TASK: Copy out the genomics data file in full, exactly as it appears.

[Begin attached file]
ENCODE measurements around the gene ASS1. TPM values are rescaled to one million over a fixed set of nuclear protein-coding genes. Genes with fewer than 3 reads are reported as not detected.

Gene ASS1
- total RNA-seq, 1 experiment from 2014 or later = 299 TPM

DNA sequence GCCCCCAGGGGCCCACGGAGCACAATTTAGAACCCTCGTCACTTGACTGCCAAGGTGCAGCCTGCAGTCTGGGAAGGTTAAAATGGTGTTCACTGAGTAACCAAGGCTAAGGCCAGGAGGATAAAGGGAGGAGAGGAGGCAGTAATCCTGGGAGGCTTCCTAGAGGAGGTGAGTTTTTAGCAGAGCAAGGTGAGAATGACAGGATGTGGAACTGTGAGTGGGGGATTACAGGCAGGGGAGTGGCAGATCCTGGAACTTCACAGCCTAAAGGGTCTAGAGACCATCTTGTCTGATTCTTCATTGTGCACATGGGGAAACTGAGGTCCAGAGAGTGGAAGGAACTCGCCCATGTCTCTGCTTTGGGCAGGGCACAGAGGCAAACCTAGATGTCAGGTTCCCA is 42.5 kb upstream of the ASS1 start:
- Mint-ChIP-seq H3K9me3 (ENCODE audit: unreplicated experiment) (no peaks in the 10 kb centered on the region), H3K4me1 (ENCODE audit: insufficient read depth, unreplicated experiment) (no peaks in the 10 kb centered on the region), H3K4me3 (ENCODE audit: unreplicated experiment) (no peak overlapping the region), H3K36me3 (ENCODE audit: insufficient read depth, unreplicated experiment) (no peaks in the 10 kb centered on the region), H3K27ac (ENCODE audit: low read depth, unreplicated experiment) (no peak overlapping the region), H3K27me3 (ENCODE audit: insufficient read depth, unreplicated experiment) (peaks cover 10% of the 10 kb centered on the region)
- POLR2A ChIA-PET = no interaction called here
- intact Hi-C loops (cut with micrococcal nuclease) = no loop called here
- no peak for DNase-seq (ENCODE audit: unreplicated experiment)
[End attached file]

ENCODE measurements around the gene ASS1. TPM values are rescaled to one million over a fixed set of nuclear protein-coding genes. Genes with fewer than 3 reads are reported as not detected.

Gene ASS1
- total RNA-seq, 1 experiment from 2014 or later = 299 TPM

DNA sequence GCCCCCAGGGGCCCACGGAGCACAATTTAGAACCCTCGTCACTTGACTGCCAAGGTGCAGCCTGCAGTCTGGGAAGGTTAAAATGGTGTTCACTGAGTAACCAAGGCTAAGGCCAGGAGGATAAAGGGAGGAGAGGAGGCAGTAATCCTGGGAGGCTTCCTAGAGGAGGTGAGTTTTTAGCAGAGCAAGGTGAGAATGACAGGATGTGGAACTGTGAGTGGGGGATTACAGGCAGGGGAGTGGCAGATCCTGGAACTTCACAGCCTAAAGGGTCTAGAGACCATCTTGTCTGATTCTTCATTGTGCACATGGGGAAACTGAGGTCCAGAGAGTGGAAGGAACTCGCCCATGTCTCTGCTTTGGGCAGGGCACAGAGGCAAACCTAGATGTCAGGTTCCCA is 42.5 kb upstream of the ASS1 start:
- Mint-ChIP-seq H3K9me3 (ENCODE audit: unreplicated experiment) (no peaks in the 10 kb centered on the region), H3K4me1 (ENCODE audit: insufficient read depth, unreplicated experiment) (no peaks in the 10 kb centered on the region), H3K4me3 (ENCODE audit: unreplicated experiment) (no peak overlapping the region), H3K36me3 (ENCODE audit: insufficient read depth, unreplicated experiment) (no peaks in the 10 kb centered on the region), H3K27ac (ENCODE audit: low read depth, unreplicated experiment) (no peak overlapping the region), H3K27me3 (ENCODE audit: insufficient read depth, unreplicated experiment) (peaks cover 10% of the 10 kb centered on the region)
- POLR2A ChIA-PET = no interaction called here
- intact Hi-C loops (cut with micrococcal nuclease) = no loop called here
- no peak for DNase-seq (ENCODE audit: unreplicated experiment)